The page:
Over the last 20 years or so, a new corporate vehicle called the sub-chapter S or S-corp has become popular.  With a few limitations, the S-corp offers all the same liability protections as a C-corp, with a big tax advantage:  S-corps are not subject to corporate taxes -- corporate profits of the owners flow straight through the corporation to the owners' 1040 personal returns, eliminating any double taxation  (Limited Liability Corps or LLC's operate roughly the same, but with slightly different rules).  For this reason they are also sometimes called pass-through entities.

It is interesting to note something I never hear mentioned when discussing aggregate personal income data, which is that the switch over time from entrepreneurs using the C-corp to the S-corp creates something of a discontinuity in the income data.  Thirty years ago, much of the annual corporate earnings, and all of the retained earnings, of business owners would not show up in the IRS personal income data  -- it shows up as corporate income, but not personal income.  Today, nearly all of that corporate income of small business owners shows up as regular income on personal tax returns.  Absent any other changes in income trends, business owners as a group will appear to have large increases in taxable income, when in fact economically nothing may have changed save the corporate structures of their businesses.

But the real point I want to make is that all of the retained income and potential investment capital of a small business using S-corps or LLCs (which is nearly everyone nowadays)  shows up on the owner's personal income tax returns.  Let's hypothesize an entrepreneur whose S-corp earns $250,000 in profits after-tax.  Let's say he typically puts $150,000 of that to savings and living expenses, and the other $100,000 is reinvested in the growth and/or productivity of the business.  Now let's look at proposed increases in upper income tax brackets.  With these higher proposed rates, the business owner will have less than $250,000 in after tax income.  Let's say it goes down to $220,000.  Odds are that the owner will retain his lifestyle (he will as a minimum still have the same size mortgage and school and other payments).  The slack, then, comes out of the retained earnings.  Essentially, higher taxes result in less investment capital.  In fact, we can see an increased tax rate on wealthier entrepreneurs and business owners could easily result in a dollar for dollar reduction in business investment among small businesses, acknowledged to be the place where most all new jobs are created.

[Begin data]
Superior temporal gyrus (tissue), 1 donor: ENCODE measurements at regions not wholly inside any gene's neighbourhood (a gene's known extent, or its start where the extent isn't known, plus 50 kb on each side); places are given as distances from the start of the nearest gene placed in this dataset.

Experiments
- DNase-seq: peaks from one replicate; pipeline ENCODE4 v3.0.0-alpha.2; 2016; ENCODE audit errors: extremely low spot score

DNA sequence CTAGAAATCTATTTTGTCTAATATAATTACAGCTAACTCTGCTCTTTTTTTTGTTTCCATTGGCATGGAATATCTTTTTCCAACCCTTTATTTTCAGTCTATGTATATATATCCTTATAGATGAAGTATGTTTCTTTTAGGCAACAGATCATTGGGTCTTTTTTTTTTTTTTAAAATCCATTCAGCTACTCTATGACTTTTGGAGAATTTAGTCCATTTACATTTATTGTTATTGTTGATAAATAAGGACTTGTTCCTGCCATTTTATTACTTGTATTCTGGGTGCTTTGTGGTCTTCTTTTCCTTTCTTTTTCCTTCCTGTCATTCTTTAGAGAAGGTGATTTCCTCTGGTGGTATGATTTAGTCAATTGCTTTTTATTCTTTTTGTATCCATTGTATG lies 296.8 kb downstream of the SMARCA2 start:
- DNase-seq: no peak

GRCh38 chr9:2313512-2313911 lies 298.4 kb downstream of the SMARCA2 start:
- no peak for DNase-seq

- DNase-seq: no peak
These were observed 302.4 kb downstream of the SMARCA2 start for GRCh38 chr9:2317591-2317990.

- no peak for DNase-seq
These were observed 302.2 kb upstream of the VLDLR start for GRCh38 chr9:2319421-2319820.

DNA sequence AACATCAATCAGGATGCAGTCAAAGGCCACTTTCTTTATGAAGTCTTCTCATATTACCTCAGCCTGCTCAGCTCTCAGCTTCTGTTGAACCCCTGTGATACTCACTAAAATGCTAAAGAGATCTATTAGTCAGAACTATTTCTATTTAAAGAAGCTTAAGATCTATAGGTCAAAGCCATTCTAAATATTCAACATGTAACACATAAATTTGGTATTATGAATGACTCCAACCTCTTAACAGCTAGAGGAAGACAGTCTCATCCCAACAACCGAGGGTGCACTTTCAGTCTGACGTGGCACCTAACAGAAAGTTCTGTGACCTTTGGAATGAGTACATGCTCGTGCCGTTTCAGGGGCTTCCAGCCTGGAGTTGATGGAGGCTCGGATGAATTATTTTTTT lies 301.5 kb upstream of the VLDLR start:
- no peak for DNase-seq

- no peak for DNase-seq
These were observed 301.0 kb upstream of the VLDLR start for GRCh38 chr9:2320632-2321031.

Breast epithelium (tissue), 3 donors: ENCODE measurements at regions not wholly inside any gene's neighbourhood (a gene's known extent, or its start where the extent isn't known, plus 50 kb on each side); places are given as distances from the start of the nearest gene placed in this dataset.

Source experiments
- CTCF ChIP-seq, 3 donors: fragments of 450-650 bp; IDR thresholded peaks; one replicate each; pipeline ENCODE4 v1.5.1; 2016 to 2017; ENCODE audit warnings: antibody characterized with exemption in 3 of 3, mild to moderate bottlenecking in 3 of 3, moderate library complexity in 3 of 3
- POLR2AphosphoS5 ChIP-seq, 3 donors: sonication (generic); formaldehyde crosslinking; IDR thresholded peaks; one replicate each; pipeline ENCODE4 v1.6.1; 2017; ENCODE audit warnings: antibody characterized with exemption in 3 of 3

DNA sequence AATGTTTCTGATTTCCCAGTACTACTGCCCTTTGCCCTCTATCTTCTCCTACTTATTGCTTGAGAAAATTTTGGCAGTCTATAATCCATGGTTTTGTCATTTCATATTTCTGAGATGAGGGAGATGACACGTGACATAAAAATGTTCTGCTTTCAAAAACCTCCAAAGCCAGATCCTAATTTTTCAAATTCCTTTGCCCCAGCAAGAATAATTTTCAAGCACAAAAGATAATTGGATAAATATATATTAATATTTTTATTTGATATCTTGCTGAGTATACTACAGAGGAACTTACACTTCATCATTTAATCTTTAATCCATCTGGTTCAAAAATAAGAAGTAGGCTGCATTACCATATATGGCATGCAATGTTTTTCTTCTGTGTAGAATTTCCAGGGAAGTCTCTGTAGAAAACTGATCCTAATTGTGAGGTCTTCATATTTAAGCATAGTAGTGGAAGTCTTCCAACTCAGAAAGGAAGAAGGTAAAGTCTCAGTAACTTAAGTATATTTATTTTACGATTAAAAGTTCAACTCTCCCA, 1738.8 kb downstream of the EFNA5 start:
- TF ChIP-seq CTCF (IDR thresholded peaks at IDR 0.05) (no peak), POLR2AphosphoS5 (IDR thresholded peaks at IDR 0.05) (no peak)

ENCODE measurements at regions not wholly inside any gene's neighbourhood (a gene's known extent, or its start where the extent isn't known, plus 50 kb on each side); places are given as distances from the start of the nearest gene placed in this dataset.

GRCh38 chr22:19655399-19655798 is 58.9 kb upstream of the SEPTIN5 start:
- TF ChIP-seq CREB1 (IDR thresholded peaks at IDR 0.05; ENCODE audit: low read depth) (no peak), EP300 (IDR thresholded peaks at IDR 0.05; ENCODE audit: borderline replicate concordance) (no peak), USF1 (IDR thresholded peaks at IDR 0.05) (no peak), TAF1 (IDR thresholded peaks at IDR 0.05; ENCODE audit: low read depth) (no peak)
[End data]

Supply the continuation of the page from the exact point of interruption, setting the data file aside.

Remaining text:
I think readers know that I don't fully accept the Obama administration's analysis of this recession.  However, let's take them at face value for a moment.  They are concerned that savings of average people won't currently translate into more business investment, as they fear the credit crisis causes banks to hold the savings rather than re-lend it.  If this were the case, then it would mean that as a policy, we would want to preferentially route tax savings to entrepreneurs and business owners who invest their own money directly, because their is no intermediary of a bank to interfere with the process.  But in fact, this is exactly opposite of what the Obama administration is doing through tax policy, instead taking away the investment capital and retained earnings of entrepreneurs through higher taxes.

This is the European-style corporate state in a nutshell.  In Europe, entrepreneurship is made extraordinarily difficult.  This is part of the deal that the political elite have with the largest companies in their countries -- we will protect you from potential new competitors, we will bail you out when times get tough, and you in turn will support us politicians.  One only has to look at the turnover of the top 30 companies in the US since 1970 vs. the top 30 in Germany or France to see this at work.  Political turnover is even slower, as an elite group of ministers run the country, almost no matter the party voted in office.  The economy as a whole suffers, but for the top 1000 or so men in power, the system works to protect their position, be it in government or in the largest industries.

And now we bring this system to the US.  Small business owners and entrepreneurs are punished with higher taxes in order to bail out politically powerful but failing companies like GM or Citicorp.  Welcome to America, the new corporate state.